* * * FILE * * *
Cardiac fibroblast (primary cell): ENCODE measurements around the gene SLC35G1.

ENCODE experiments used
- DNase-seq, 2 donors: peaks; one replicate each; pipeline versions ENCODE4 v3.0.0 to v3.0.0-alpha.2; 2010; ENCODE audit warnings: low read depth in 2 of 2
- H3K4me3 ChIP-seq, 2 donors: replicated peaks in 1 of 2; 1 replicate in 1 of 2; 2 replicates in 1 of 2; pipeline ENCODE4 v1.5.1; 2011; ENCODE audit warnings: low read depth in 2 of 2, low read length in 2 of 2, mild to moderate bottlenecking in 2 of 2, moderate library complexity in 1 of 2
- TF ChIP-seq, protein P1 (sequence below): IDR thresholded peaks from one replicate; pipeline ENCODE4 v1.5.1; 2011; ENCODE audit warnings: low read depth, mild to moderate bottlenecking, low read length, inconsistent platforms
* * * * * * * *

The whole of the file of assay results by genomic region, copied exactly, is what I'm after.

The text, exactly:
Cardiac fibroblast (primary cell): ENCODE measurements around the gene SLC35G1.

ENCODE experiments used
- DNase-seq, 2 donors: peaks; one replicate each; pipeline versions ENCODE4 v3.0.0 to v3.0.0-alpha.2; 2010; ENCODE audit warnings: low read depth in 2 of 2
- H3K4me3 ChIP-seq, 2 donors: replicated peaks in 1 of 2; 1 replicate in 1 of 2; 2 replicates in 1 of 2; pipeline ENCODE4 v1.5.1; 2011; ENCODE audit warnings: low read depth in 2 of 2, low read length in 2 of 2, mild to moderate bottlenecking in 2 of 2, moderate library complexity in 1 of 2
- TF ChIP-seq, protein P1 (sequence below): IDR thresholded peaks from one replicate; pipeline ENCODE4 v1.5.1; 2011; ENCODE audit warnings: low read depth, mild to moderate bottlenecking, low read length, inconsistent platforms